Transpacific Industries Group (Nz) Ltd v Harris and Anor

JurisdictionNew Zealand
CourtEmployment Court
JudgeA A Couch
Judgment Date09 February 2012
Date09 February 2012
Docket NumberARC 96/11

[2012] NZEmpC 17


ARC 96/11

In The Matter Of an application for special leave for removal of a matter to the Employment Court

Transpacific Industries Group (NZ) Limited
Kaine Harris
First Respondent
Smart Environmental Limited
Second Respondent

Stephen Langton and Alex Chadwick counsel for the applicant

Gretchen Stone, counsel for the respondents

Application for special leave for removal of matter to the Employment Court under s178 Employment Relations Act 2000 (“ERA”) (removal to court — important question of law arising other than incidentally) — employment agreement contained restraint of trade clause — in previous interim decision involving different employee of same company, Employment Court (“EC”) ruled clause probably not enforceable — Employment Relations Authority declined interim relief in this case stating that clause was anti-competitive and unenforceable and it had to follow EC ruling in earlier case — whether proceedings raised important question of law — whether comments by Authority in respect of earlier decision meant had already determined that the applicant could not succeed in substantive claim for relief — whether jurisdiction for removal existed under s178 ERA as Authority had already begun investigating and section referred to removal without Authority investigating matter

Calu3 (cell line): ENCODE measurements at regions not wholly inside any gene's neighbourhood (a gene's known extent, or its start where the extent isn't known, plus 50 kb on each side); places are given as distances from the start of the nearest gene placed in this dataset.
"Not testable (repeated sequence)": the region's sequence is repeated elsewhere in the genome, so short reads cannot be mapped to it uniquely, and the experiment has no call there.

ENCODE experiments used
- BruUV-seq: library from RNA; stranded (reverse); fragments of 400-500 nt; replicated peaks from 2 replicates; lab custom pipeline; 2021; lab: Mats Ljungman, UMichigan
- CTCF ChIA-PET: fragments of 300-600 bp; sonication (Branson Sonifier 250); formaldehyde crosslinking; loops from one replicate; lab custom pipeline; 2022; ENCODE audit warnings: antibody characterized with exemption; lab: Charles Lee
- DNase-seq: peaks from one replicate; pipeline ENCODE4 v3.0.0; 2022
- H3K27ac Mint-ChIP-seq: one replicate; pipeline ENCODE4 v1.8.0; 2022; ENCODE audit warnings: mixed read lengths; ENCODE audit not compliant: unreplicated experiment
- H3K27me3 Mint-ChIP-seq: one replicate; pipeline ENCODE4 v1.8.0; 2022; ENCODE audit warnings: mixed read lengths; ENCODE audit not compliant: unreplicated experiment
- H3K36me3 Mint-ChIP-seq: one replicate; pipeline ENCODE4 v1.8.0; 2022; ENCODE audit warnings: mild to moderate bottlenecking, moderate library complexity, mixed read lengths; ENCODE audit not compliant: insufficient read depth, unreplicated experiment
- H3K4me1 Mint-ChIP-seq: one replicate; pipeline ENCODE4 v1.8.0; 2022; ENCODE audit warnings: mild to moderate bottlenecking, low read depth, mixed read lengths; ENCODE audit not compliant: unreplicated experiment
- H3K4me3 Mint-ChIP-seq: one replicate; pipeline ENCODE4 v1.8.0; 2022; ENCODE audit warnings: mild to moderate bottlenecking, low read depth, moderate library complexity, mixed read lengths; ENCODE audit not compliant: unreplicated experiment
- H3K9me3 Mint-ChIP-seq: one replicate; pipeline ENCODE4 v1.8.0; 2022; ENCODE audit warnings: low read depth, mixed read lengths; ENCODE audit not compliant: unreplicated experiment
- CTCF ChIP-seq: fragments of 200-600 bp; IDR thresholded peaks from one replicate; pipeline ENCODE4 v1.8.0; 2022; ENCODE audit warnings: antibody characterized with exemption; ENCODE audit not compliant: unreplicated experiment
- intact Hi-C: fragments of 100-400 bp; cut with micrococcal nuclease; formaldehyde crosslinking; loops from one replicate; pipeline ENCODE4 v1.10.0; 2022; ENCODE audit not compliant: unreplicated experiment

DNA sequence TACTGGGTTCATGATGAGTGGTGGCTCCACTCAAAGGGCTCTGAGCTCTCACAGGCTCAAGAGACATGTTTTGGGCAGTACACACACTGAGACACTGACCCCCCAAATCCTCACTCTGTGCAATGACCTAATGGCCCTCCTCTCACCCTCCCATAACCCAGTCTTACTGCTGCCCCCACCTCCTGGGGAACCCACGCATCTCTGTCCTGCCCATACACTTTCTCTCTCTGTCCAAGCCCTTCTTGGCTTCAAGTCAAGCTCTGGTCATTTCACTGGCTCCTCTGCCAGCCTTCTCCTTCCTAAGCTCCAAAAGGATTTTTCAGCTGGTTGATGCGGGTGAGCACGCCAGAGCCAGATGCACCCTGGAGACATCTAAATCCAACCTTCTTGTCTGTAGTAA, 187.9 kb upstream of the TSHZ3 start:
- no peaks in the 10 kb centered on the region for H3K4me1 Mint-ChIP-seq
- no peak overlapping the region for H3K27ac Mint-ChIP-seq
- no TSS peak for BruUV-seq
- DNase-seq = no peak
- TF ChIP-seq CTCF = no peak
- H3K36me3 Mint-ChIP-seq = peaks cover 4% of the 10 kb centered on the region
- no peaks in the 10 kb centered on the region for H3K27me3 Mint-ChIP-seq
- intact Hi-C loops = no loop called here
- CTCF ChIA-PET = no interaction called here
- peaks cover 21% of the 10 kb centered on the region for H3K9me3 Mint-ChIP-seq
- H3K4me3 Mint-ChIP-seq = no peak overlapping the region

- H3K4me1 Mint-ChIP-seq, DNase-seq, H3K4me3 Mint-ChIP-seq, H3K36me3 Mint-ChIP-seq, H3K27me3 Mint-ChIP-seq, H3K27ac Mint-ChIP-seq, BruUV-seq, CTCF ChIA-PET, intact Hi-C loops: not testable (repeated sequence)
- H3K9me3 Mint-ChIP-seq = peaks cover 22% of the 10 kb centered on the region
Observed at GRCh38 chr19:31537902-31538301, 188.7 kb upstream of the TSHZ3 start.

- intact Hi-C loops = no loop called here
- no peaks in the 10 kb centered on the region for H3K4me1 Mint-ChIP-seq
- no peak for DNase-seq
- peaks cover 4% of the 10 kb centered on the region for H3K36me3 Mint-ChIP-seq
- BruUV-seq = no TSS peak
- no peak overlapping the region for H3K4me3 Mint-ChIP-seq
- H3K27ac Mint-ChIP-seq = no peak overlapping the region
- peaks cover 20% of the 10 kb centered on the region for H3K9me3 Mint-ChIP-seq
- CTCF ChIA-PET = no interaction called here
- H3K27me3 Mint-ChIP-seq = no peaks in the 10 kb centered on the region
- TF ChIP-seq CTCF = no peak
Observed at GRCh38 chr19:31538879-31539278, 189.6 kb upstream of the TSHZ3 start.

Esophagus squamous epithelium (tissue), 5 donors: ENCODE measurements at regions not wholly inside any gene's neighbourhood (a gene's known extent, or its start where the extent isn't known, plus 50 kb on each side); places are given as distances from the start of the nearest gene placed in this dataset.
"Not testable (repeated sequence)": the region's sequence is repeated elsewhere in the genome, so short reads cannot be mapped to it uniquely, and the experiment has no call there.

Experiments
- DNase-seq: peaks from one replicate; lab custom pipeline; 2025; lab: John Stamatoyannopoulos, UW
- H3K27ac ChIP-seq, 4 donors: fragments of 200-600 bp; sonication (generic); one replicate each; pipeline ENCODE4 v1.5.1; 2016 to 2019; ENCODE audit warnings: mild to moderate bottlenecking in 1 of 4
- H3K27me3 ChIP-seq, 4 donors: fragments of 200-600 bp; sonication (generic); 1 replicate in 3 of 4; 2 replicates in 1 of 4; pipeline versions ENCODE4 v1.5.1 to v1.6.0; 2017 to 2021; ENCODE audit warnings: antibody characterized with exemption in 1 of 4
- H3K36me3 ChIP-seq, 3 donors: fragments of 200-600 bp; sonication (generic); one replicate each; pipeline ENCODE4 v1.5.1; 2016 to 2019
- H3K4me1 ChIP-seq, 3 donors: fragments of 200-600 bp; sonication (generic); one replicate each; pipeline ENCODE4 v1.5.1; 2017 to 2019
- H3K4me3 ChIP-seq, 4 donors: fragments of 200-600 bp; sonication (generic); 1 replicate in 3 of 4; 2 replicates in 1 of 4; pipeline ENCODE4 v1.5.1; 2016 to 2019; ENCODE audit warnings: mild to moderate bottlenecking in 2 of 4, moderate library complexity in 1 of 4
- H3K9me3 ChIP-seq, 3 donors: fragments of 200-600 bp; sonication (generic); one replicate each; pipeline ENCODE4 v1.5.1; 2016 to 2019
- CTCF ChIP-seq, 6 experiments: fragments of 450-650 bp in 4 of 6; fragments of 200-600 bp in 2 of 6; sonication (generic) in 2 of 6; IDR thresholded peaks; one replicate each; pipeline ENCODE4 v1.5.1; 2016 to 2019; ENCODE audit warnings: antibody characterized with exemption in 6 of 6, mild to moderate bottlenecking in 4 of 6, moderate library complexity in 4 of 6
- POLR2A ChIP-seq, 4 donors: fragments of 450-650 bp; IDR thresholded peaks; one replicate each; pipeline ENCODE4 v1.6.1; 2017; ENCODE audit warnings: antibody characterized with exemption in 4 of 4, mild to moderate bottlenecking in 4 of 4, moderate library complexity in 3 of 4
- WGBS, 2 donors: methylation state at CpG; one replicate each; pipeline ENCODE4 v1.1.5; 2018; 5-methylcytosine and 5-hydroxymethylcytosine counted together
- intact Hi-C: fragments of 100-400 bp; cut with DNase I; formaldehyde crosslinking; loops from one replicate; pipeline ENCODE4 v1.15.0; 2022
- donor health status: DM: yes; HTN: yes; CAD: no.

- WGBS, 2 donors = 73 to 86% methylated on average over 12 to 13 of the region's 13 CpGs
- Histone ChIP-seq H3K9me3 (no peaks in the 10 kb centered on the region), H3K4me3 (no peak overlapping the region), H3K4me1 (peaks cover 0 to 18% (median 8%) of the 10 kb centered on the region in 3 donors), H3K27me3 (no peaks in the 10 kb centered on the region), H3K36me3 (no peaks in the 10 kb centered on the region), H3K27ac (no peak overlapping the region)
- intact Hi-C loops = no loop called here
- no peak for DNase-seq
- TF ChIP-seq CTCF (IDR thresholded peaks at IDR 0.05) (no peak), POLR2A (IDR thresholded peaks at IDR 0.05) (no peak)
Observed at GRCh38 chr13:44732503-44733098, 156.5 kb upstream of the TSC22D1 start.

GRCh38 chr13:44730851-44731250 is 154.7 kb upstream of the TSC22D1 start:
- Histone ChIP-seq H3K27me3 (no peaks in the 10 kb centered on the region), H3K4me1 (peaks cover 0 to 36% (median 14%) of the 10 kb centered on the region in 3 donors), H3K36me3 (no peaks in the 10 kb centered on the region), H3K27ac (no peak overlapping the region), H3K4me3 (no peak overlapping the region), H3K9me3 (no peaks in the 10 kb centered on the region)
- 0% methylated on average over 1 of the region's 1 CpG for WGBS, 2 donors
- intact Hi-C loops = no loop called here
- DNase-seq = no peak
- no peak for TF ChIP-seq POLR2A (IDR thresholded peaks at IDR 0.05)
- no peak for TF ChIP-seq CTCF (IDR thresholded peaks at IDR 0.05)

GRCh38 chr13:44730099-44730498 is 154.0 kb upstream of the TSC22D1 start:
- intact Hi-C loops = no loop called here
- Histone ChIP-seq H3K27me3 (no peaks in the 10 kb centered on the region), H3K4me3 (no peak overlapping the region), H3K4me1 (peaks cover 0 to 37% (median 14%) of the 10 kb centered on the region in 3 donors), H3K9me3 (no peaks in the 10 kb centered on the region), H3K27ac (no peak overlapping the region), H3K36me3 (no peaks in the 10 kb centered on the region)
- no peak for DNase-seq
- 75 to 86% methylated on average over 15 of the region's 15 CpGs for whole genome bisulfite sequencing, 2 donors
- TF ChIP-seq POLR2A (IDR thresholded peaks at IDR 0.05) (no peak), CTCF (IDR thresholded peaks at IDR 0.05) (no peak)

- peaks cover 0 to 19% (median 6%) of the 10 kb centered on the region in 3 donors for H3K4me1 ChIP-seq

The issues were: whether the proceedings raised an important question of law; whether the Authority's comments in respect of earlier decision meant it had already determined that the Applicant could not succeed in its substantive claim for relief; and whether there was jurisdiction for removal under s178 ERA as the Authority had already begun investigating and the section referred to removal without the Authority investigating matter.

Held: Transpacific had to show that the proceedings raised an important question of law that arose other than incidentally. The principal issue in the case was whether or not the restraint of trade clause was enforceable. This not only involved construction of the contractual clause but also issues of public policy. It was undoubtedly a question of law. The answer to this would determine whether Transpacific had any prospect of enforcing the clause.

The evidence was that there were 1400 other Transpacific employees who had an identical clause and there was good movement of employees within the industry. In the sense that the substantive decision might affect a substantial number of employees, it was an important question. The irony of this from H's point of view was that his best outcome would be that the clause was found to be entirely unenforceable as contrary to public policy, and that would be a question of law. There was therefore, undoubtedly a question of law which arose other than incidentally.